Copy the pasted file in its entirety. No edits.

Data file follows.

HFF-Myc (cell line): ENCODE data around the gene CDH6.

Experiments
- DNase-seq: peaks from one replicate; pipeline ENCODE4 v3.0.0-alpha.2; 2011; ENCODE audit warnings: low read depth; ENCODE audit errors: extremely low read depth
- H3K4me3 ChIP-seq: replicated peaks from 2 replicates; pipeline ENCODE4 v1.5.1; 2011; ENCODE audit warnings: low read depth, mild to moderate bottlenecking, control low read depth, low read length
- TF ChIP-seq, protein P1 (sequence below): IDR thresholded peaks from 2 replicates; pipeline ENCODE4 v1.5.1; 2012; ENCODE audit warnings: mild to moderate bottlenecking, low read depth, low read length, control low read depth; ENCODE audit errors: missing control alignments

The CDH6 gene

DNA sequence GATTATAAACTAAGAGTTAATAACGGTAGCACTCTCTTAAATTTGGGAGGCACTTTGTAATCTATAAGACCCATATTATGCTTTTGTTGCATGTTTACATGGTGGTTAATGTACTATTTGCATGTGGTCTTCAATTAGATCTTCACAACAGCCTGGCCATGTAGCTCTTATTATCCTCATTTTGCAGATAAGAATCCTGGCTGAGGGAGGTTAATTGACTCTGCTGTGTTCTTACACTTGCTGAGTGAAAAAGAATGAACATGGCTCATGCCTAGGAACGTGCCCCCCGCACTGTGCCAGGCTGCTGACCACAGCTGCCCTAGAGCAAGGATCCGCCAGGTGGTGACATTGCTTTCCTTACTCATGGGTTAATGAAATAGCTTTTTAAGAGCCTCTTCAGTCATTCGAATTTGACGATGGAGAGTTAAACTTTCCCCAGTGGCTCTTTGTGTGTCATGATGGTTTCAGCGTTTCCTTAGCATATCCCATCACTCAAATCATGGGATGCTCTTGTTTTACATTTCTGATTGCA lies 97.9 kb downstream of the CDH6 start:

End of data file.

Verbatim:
HFF-Myc (cell line): ENCODE data around the gene CDH6.

Experiments
- DNase-seq: peaks from one replicate; pipeline ENCODE4 v3.0.0-alpha.2; 2011; ENCODE audit warnings: low read depth; ENCODE audit errors: extremely low read depth
- H3K4me3 ChIP-seq: replicated peaks from 2 replicates; pipeline ENCODE4 v1.5.1; 2011; ENCODE audit warnings: low read depth, mild to moderate bottlenecking, control low read depth, low read length
- TF ChIP-seq, protein P1 (sequence below): IDR thresholded peaks from 2 replicates; pipeline ENCODE4 v1.5.1; 2012; ENCODE audit warnings: mild to moderate bottlenecking, low read depth, low read length, control low read depth; ENCODE audit errors: missing control alignments

The CDH6 gene

DNA sequence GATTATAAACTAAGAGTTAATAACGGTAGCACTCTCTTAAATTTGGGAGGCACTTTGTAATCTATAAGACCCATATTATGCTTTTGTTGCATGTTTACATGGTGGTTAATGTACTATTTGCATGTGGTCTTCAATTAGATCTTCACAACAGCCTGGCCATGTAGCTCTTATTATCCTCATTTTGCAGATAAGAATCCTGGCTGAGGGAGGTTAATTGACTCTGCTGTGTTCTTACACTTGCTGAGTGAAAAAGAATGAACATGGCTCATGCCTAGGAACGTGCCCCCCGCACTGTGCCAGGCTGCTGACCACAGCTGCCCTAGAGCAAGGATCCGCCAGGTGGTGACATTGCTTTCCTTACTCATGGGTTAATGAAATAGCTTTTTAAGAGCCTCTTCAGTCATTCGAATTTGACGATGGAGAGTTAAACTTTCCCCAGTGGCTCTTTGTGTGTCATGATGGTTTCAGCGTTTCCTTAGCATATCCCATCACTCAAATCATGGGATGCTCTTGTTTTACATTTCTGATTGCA lies 97.9 kb downstream of the CDH6 start: